When friends came to visit him in the hospital they would begin a conversation and Reece would fall asleep mid-sentence. Reece said his friends told him he would be “talking to them one minute and then I was asleep.”
Reece said at that point he did not expect to leave the hospital.
But after a couple of weeks in the hospital his doctors had good news. They had been able to get an experimental drug that a company in Texas was testing to treat sleeping sickness.
“I was hopeful and prayerful.”
“My response was to go ahead and use [it],” Reece said. “I was hopeful and prayerful.”
Reece was hooked up to an IV unit and had to receive several rounds of injections of the drug over several weeks, he said. Reece remembers sleeping a lot.
And then the aches and pains started to go away. After more than a month of being in the hospital in Washington D.C., Reece was released. At that point he said his symptoms had completely vanished.
The treatment Reece received would become part of a drug cocktail that is currently used in Africa to treat cases of sleeping sickness. The treatment helped end the most recent sleeping sickness epidemic on the continent, which reached its peak in 1998, with more than 38,000 reported cases.
But the life-saving drug is difficult to administer in rural African communities because it requires that individuals receive several injections per day over several weeks.
That’s why experts say a one-dose cure ― like one of the new treatments the nonprofit Drugs for Neglected Diseases Initiative is currently testing ― has the potential to actually be used more widely and get rid of the disease. A second treatment DNDi is testing also offers a big potential to be more widely distributed: Patients would only need to take one pill a day for 10 days.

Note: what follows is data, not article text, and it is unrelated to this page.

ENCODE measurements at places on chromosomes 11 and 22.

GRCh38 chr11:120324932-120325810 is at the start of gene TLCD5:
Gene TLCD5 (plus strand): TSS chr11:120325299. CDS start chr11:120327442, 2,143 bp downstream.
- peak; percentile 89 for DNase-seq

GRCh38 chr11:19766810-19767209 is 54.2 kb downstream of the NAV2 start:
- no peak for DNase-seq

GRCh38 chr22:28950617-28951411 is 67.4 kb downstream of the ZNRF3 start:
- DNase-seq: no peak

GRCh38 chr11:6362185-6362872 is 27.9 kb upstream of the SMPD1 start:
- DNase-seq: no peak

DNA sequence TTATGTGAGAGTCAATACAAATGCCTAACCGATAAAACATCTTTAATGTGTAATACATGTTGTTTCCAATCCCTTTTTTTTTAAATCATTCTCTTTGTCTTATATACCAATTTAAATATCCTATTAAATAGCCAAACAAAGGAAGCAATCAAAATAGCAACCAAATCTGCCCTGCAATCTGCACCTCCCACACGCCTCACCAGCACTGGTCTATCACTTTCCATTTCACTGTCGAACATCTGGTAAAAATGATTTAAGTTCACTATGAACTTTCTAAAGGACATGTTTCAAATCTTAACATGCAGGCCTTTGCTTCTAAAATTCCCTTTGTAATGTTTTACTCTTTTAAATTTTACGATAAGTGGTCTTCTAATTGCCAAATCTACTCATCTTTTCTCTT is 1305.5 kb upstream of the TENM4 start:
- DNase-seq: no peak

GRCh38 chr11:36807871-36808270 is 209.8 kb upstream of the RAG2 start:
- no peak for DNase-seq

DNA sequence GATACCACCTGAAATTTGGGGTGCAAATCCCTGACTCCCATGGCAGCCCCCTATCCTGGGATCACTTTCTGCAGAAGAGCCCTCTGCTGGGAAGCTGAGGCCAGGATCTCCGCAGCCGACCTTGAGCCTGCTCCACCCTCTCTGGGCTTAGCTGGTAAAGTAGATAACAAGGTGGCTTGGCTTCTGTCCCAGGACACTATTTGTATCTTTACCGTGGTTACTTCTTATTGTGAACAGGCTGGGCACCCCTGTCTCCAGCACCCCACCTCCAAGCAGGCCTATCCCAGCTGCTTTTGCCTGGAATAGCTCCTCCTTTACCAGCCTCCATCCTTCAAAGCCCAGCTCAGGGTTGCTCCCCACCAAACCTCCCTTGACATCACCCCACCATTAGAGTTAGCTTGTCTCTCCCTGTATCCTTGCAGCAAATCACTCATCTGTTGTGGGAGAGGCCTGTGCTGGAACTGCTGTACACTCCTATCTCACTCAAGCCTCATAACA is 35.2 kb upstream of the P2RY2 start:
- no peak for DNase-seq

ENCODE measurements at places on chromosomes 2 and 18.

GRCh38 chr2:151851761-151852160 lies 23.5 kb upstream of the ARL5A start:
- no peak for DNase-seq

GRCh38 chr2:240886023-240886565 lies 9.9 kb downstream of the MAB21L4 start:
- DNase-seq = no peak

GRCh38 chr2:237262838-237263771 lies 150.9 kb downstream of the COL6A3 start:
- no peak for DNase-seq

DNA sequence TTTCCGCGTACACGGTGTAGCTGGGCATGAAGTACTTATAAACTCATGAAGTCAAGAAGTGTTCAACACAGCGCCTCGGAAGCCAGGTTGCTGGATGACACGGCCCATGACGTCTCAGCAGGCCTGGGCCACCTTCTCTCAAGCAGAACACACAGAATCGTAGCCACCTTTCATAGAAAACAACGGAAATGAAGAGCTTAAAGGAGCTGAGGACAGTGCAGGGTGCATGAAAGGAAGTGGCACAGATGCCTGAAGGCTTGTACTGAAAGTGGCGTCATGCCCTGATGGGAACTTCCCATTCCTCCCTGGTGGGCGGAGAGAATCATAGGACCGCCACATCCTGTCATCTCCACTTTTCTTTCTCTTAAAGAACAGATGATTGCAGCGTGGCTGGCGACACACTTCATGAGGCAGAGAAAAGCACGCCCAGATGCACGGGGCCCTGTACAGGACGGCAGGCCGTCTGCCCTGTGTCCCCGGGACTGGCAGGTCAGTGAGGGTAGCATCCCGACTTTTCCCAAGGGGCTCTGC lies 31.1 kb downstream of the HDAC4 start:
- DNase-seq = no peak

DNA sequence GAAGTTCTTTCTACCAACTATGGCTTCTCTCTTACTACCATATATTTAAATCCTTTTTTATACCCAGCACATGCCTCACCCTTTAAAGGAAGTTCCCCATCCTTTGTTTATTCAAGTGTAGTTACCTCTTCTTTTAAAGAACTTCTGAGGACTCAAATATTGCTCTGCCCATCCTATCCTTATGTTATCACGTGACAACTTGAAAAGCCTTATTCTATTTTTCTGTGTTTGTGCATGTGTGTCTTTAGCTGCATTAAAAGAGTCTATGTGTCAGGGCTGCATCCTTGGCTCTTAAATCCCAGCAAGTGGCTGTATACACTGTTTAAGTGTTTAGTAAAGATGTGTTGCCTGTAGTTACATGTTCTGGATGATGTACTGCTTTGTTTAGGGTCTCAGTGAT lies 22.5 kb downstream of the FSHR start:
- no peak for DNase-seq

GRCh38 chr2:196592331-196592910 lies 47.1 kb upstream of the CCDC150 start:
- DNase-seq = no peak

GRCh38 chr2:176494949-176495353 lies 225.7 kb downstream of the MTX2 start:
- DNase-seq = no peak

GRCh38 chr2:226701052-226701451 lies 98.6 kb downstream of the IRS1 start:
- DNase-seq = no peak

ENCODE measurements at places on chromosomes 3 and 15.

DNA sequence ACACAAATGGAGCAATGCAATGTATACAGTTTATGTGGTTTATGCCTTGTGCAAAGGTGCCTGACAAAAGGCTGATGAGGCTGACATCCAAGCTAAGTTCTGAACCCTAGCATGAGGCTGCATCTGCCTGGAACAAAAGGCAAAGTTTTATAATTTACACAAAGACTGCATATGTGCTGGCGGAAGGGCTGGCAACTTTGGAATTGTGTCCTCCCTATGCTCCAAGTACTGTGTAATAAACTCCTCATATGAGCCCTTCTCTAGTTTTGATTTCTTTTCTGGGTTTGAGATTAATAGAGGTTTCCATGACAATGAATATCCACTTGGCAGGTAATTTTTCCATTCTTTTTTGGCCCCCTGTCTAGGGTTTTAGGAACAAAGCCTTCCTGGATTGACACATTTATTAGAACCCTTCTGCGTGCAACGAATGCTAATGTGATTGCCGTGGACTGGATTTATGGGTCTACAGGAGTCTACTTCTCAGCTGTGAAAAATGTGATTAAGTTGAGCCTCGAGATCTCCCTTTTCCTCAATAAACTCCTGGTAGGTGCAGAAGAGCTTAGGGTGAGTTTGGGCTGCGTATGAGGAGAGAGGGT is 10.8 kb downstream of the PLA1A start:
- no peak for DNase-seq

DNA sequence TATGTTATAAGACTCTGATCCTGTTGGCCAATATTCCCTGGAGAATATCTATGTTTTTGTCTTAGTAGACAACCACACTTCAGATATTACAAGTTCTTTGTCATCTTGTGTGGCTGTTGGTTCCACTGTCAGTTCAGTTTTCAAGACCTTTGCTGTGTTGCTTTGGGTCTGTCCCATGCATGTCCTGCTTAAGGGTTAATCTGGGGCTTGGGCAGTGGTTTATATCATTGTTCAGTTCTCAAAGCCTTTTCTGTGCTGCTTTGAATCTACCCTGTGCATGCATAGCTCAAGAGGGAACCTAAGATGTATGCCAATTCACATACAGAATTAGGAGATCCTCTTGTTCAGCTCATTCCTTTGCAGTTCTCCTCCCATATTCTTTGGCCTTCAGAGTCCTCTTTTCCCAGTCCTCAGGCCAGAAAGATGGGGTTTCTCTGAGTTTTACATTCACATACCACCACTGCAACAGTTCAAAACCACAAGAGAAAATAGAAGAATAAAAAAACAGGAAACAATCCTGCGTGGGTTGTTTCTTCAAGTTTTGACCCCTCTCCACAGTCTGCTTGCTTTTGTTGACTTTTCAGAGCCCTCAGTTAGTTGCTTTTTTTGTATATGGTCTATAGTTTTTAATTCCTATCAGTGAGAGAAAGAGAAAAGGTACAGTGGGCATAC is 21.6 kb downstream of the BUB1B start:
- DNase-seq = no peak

“It is expected that these medicines, once developed and approved, can greatly help in eliminating the disease,” Ashok Moloo, a spokesperson for the World Health Organization, previously told HuffPost.
Reece, now 79, said he has had no lingering effects from the disease.
“Everybody always asks me that,” Reece said. “Right up until now, there have been no effects. None.”
Reece and his wife had planned a trip to Europe in 1995 after Reece was scheduled to return from Africa. After being released from the hospital, Reece’s doctors told him to take the trip as planned, he said. He had a follow up visit with the doctor after returning from that trip and was told he was completely cured.
Ongoing, collaborative research efforts could make that final prognosis a reality for many many more people.
DNDi is a recipient of grants from the Bill & Melinda Gates Foundation, which also funds HuffPost’s Project Zero series. All content in this series is editorially independent, with no influence or input from the Foundation.
If you’d like to contribute a post to the series, send an email to ProjectZero@huffingtonpost.com. And follow the conversation on social media by using the hashtag #ProjectZero.
Sarah DiGiulio is The Huffington Post’s sleep reporter. You can contact her at firstname.lastname@example.org.